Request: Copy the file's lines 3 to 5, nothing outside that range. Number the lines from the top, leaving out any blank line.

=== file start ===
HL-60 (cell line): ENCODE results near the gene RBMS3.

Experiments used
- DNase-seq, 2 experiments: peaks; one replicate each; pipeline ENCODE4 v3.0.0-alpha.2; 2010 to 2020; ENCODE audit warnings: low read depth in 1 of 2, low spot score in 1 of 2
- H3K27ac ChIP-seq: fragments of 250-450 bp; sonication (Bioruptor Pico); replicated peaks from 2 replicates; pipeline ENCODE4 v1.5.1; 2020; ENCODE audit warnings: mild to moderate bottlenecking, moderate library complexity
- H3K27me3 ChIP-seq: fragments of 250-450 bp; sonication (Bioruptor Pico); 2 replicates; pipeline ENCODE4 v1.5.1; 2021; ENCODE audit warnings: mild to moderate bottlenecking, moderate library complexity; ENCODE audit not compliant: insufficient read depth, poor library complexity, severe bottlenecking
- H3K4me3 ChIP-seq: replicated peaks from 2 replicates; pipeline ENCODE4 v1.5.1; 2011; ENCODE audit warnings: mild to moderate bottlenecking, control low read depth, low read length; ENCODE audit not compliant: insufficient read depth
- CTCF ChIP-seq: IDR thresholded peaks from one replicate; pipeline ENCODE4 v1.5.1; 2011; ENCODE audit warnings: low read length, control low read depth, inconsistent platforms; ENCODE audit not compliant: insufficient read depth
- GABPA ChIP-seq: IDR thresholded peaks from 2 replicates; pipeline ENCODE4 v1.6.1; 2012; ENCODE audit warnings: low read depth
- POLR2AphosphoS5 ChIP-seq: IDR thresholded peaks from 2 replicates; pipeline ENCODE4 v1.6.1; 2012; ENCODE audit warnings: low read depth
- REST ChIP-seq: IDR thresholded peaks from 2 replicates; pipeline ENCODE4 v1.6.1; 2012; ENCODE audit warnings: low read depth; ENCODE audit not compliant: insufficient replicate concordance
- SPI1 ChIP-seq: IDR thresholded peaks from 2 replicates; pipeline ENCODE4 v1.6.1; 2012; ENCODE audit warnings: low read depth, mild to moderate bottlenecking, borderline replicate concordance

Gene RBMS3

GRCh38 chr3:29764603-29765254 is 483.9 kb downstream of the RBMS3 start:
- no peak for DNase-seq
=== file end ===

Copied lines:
- DNase-seq, 2 experiments: peaks; one replicate each; pipeline ENCODE4 v3.0.0-alpha.2; 2010 to 2020; ENCODE audit warnings: low read depth in 1 of 2, low spot score in 1 of 2
- H3K27ac ChIP-seq: fragments of 250-450 bp; sonication (Bioruptor Pico); replicated peaks from 2 replicates; pipeline ENCODE4 v1.5.1; 2020; ENCODE audit warnings: mild to moderate bottlenecking, moderate library complexity
- H3K27me3 ChIP-seq: fragments of 250-450 bp; sonication (Bioruptor Pico); 2 replicates; pipeline ENCODE4 v1.5.1; 2021; ENCODE audit warnings: mild to moderate bottlenecking, moderate library complexity; ENCODE audit not compliant: insufficient read depth, poor library complexity, severe bottlenecking